10 Iconic American Things With Foreign Roots
Speaking of cowboys, there is one thing the Wild West made popular that’s still a staple in today’s fashion – blue jeans. These are worn by everyone from billionaire celebrities to lower class laborers, whether for comfort, appearance or durability.
Even though the first pair of jeans was indeed made and worn in the United States, the creation was a joint effort by two immigrants. One was Jacob Youphes, a tailor who was born in Riga (modern day Latvia, Russian Empire at the time) and changed his name to Jacob Davis after arriving in New York City in 1854. The other was a German-born dry goods merchant from Bavaria with a name that’s still very well known to this day – Levi Strauss.
One day, the wife of a local laborer asked Davis to make her husband a pair of pants that wouldn’t fall apart, so he came up with the idea of putting rivets onto the points of highest strain – the pocket corners and fly base. After these pants became a hit, Davis decided to patent his innovation, but he needed a business partner to produce them in mass quantities. He immediately thought of Strauss, who had sold him the cloth for the original pair. Levi saw potential in the idea and agreed to his proposal. They received the patent on May 20, 1873 and hold it jointly.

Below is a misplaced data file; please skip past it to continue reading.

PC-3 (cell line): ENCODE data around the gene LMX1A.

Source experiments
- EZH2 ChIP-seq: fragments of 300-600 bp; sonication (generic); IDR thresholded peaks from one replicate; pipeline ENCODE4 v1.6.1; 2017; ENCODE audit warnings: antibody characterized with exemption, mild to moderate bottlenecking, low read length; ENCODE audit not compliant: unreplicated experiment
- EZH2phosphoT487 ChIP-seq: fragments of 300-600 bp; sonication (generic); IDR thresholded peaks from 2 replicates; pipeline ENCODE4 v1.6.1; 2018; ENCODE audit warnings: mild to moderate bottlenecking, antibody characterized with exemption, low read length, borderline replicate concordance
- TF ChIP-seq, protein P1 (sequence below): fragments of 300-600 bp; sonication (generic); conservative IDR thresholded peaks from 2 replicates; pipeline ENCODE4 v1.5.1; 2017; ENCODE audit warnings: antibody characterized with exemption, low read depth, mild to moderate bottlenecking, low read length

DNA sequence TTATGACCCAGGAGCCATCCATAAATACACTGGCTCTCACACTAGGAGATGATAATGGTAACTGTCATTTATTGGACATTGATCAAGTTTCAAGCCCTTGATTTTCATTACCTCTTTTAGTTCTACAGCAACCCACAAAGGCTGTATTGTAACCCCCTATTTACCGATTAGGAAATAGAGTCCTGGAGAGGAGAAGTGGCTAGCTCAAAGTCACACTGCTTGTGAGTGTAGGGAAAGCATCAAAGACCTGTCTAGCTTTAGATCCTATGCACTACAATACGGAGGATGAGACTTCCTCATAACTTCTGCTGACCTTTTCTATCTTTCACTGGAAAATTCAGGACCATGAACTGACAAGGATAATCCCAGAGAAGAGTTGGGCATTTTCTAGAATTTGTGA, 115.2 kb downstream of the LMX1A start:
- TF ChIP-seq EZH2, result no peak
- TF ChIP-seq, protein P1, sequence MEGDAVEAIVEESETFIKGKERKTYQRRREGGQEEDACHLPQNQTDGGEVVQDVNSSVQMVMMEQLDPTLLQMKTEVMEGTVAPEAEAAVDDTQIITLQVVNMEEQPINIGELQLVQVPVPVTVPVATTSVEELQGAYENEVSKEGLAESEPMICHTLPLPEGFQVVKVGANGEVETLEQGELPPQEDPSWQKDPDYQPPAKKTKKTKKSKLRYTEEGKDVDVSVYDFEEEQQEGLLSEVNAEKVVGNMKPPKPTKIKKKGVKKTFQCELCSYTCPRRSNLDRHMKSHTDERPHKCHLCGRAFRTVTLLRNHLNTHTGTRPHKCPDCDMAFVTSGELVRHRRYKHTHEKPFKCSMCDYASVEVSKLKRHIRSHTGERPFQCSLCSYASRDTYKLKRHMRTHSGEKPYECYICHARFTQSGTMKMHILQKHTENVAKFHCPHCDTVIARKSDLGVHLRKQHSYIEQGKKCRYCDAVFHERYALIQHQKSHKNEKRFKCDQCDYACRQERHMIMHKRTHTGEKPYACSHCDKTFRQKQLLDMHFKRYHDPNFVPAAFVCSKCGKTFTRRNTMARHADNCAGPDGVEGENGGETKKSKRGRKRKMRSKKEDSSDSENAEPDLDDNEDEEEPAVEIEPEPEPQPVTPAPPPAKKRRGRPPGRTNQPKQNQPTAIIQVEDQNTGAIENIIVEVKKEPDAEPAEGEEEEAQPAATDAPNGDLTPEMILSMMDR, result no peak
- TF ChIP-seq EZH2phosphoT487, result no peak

It should be noted that denim pants were around for years even before Strauss and Davis, but it’s the rivets that make them jeans. Even the word “jeans” has foreign origins; it is a reference to the Italian city of Genoa, whose sailors would wear uniforms very similar in color to the iconic pants.
Source: History of Denim (levistrauss.com)